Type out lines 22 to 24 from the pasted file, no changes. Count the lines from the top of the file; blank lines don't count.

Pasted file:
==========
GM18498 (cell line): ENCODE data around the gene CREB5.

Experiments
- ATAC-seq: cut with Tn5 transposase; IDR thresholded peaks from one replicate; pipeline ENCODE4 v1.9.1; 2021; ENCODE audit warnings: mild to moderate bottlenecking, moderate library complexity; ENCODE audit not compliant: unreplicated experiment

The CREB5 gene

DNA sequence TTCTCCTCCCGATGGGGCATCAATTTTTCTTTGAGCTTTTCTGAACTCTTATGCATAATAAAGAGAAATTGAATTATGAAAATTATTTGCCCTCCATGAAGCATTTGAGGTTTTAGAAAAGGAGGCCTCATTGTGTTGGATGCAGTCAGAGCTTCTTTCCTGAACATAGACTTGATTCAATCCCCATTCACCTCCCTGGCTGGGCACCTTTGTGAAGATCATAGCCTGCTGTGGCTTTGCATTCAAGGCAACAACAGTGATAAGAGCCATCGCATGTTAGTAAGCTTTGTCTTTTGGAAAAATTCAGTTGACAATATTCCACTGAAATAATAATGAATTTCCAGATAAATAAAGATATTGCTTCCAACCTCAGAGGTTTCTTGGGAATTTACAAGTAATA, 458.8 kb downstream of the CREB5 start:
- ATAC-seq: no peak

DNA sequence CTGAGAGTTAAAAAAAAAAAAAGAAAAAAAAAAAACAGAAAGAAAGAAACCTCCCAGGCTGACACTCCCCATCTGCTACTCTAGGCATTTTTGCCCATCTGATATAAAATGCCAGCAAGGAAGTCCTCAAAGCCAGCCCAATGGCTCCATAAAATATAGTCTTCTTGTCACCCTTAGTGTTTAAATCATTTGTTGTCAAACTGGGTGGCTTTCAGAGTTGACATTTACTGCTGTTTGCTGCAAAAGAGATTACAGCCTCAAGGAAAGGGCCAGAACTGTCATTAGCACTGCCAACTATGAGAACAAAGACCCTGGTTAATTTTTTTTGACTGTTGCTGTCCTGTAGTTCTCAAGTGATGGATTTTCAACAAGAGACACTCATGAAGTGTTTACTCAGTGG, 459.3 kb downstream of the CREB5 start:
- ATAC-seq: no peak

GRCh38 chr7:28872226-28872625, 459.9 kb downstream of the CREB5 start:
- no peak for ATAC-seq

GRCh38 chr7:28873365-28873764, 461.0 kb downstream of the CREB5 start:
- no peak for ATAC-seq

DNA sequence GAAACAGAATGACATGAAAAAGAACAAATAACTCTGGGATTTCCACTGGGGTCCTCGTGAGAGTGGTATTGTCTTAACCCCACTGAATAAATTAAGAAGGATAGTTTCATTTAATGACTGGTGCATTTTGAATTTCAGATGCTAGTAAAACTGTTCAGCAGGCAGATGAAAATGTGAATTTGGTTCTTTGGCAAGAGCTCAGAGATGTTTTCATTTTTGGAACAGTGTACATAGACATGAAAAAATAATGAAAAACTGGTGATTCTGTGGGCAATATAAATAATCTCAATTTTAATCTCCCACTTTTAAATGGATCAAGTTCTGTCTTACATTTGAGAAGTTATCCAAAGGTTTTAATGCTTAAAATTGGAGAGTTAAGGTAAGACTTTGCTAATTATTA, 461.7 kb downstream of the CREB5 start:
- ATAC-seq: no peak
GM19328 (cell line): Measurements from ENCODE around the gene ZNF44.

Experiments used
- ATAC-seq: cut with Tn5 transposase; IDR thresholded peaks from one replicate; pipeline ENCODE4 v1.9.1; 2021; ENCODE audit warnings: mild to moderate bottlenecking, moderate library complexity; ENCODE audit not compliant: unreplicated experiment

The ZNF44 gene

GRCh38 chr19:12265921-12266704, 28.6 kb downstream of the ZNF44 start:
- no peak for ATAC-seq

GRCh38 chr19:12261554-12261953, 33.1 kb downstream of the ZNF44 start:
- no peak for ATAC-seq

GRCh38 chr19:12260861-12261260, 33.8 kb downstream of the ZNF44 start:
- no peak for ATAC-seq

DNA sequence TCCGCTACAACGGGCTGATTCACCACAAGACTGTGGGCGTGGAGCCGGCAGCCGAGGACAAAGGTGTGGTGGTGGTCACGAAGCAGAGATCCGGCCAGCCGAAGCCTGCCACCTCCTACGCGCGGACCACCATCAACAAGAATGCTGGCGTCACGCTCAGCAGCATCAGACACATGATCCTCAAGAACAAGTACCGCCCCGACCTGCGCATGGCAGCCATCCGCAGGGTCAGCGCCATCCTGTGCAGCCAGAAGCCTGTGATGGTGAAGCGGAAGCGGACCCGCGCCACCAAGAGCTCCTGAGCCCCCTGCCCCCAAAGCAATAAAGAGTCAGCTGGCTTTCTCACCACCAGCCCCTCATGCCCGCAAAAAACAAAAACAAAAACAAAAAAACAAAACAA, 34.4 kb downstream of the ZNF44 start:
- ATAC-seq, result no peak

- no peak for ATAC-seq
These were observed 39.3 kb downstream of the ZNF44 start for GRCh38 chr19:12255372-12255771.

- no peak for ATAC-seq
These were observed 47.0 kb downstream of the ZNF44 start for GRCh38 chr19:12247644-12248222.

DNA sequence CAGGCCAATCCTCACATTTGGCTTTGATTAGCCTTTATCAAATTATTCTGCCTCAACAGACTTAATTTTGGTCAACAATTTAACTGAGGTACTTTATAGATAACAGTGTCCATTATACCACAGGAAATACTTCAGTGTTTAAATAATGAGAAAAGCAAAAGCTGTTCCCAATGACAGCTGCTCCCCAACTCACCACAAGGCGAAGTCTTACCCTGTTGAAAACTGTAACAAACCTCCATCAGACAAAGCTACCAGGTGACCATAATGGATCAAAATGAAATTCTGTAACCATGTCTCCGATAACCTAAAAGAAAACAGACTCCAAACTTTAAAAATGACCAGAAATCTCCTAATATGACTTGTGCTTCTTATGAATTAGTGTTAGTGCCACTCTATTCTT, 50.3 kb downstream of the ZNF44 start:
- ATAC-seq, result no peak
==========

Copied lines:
- no peak for ATAC-seq

GRCh38 chr19:12260861-12261260, 33.8 kb downstream of the ZNF44 start:
- no peak for ATAC-seq